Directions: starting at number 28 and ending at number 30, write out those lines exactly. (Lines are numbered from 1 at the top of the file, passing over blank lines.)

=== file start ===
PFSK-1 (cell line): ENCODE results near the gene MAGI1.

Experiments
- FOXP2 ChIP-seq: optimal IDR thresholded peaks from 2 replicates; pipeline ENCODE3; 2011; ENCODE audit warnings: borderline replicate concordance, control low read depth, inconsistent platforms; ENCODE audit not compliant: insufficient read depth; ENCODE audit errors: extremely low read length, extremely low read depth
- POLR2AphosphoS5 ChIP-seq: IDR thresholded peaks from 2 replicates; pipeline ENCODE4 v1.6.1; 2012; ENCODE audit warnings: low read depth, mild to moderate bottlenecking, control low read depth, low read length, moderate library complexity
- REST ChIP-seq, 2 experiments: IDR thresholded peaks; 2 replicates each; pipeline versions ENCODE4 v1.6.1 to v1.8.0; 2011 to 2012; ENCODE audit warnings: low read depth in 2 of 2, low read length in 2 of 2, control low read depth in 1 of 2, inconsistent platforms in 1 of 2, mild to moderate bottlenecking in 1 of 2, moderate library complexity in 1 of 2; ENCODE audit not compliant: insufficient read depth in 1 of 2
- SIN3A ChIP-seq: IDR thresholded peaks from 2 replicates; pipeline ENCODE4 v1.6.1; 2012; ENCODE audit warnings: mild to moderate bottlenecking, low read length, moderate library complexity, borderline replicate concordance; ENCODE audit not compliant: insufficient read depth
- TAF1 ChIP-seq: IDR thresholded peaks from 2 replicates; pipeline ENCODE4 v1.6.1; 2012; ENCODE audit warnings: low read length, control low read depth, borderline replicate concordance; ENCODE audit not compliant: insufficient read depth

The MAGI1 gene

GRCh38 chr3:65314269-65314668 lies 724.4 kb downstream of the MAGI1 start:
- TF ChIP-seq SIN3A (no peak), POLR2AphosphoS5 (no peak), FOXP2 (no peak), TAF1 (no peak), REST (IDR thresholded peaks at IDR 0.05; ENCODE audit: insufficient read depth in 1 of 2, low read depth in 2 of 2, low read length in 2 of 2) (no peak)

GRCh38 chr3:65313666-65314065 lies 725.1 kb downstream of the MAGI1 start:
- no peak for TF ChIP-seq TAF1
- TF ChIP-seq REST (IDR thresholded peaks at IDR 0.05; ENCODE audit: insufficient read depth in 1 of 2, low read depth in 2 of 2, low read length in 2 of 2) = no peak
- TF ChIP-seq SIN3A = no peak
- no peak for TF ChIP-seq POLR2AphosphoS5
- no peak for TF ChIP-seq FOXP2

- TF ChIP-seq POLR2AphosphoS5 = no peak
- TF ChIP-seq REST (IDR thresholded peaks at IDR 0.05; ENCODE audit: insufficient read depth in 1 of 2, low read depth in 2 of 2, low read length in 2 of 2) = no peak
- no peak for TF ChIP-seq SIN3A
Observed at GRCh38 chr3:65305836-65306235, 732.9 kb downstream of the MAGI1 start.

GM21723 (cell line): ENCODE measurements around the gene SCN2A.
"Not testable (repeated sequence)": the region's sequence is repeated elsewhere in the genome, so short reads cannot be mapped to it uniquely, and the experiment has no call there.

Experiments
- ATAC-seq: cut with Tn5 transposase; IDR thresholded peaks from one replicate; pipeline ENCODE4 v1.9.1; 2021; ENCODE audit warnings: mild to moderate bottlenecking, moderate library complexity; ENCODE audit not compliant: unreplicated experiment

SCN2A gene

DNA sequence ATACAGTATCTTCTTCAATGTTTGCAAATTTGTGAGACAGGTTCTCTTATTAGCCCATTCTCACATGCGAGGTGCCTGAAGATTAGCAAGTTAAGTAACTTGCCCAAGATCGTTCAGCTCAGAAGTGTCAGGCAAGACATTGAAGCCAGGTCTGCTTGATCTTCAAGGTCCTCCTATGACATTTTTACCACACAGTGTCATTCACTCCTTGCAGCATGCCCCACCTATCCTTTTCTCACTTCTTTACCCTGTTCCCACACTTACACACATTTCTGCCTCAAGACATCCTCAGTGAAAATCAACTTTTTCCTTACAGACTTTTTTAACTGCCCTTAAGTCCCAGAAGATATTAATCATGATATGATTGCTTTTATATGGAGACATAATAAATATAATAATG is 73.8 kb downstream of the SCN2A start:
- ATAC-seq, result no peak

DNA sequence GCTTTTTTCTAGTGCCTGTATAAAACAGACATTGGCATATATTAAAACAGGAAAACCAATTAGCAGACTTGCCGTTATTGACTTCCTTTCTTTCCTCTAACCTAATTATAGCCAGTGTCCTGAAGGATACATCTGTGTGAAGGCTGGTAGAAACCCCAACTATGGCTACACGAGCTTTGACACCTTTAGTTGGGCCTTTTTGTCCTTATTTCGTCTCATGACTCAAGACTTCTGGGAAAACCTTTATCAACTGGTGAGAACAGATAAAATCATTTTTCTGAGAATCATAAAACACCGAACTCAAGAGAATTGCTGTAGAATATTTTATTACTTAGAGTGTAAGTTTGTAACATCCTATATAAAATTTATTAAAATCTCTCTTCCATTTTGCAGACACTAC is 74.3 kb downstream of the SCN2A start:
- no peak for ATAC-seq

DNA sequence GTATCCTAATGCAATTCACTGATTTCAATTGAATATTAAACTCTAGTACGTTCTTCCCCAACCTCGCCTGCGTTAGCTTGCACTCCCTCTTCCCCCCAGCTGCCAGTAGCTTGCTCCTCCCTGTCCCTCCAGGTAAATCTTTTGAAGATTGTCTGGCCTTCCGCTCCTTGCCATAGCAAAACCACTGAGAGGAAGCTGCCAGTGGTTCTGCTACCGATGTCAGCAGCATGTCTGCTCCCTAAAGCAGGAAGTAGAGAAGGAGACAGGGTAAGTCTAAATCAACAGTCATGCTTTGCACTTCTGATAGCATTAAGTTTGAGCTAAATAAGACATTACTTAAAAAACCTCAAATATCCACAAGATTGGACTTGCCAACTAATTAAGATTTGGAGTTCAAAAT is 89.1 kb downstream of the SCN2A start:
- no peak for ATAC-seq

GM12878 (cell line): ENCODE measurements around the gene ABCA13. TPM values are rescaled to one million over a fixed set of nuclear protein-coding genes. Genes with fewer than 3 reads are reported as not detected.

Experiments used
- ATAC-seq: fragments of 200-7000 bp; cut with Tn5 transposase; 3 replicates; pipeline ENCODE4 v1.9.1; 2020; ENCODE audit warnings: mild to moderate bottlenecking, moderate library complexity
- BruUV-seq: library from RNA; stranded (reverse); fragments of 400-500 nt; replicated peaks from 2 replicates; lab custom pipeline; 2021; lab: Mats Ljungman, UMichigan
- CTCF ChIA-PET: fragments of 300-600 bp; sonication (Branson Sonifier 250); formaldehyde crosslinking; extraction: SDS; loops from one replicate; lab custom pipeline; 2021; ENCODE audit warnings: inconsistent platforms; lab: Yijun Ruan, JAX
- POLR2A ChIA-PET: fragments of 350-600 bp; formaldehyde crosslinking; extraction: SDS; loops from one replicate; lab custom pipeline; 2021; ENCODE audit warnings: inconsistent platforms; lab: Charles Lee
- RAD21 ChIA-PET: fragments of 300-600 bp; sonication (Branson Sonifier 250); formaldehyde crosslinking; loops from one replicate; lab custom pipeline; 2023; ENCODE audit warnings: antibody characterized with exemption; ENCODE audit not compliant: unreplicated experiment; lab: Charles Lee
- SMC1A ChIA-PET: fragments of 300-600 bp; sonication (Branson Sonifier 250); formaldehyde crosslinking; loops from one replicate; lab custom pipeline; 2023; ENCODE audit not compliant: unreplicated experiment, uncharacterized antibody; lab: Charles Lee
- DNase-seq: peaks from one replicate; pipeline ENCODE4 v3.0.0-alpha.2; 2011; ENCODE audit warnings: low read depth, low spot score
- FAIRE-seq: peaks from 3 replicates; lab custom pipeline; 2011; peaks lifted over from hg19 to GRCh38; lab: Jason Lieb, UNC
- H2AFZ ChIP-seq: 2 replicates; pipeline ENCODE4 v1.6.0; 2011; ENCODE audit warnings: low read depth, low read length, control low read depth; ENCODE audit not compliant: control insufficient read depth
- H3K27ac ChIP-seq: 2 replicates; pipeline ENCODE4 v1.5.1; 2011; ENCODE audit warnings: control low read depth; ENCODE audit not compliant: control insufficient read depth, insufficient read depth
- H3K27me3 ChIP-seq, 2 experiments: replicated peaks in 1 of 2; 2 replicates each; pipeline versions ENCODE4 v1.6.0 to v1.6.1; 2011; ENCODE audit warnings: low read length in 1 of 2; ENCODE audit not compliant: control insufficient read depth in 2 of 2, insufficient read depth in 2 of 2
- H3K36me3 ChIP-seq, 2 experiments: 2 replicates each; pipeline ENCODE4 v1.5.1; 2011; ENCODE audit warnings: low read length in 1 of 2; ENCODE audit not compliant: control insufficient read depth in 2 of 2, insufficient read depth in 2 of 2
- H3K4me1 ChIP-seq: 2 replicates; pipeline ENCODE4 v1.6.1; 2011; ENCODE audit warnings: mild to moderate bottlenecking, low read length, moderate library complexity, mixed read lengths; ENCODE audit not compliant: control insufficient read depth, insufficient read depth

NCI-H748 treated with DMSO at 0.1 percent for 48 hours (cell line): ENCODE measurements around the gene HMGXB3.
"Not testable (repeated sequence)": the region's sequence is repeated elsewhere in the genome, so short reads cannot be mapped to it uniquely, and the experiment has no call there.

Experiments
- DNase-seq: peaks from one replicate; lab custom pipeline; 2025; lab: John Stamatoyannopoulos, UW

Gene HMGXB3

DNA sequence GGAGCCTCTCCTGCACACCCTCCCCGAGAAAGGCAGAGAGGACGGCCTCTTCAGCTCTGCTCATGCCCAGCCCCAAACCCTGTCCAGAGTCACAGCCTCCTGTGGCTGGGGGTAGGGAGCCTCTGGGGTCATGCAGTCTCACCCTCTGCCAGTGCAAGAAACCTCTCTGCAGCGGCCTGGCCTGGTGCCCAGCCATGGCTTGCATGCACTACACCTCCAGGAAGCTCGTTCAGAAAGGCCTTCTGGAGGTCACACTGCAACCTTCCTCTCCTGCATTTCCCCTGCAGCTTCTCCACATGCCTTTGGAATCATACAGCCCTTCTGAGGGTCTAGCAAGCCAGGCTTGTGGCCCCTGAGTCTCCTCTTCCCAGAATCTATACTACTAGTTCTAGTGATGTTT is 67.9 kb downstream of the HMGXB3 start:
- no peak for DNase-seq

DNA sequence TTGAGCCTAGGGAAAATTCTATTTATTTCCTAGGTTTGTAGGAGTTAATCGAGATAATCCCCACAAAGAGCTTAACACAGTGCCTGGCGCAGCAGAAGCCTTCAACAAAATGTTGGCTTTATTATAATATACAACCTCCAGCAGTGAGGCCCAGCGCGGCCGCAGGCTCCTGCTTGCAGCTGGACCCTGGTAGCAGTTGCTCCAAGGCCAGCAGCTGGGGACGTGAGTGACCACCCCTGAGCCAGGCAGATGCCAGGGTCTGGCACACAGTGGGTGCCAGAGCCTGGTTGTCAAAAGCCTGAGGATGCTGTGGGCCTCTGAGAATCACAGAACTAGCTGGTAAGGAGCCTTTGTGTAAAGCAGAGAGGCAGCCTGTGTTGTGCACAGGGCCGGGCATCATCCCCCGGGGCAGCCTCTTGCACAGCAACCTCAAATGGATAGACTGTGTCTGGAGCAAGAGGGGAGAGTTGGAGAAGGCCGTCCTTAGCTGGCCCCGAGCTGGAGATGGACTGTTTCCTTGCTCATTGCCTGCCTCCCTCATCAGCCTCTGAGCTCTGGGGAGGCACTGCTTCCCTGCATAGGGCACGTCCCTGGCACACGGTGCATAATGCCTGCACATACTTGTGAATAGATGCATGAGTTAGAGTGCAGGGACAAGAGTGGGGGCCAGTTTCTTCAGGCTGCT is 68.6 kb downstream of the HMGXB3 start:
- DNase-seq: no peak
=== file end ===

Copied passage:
DNA sequence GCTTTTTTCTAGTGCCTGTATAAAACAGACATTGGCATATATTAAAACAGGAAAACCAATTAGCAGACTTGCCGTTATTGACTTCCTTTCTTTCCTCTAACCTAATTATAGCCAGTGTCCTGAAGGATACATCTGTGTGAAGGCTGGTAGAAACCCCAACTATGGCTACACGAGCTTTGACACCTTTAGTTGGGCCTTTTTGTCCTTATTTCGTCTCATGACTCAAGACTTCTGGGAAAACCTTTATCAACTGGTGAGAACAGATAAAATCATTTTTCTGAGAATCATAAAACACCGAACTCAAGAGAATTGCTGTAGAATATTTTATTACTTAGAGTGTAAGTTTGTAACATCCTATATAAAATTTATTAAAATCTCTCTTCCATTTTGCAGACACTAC is 74.3 kb downstream of the SCN2A start:
- no peak for ATAC-seq

DNA sequence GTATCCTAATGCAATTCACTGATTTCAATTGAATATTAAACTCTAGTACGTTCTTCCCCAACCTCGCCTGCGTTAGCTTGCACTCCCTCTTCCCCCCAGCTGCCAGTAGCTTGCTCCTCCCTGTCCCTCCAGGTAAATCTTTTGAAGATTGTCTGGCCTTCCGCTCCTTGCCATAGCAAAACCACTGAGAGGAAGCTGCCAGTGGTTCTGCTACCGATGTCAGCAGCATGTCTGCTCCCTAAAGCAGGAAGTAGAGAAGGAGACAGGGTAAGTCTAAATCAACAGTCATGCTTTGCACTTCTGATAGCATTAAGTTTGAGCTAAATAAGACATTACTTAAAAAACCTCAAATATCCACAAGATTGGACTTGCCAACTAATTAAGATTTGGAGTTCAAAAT is 89.1 kb downstream of the SCN2A start: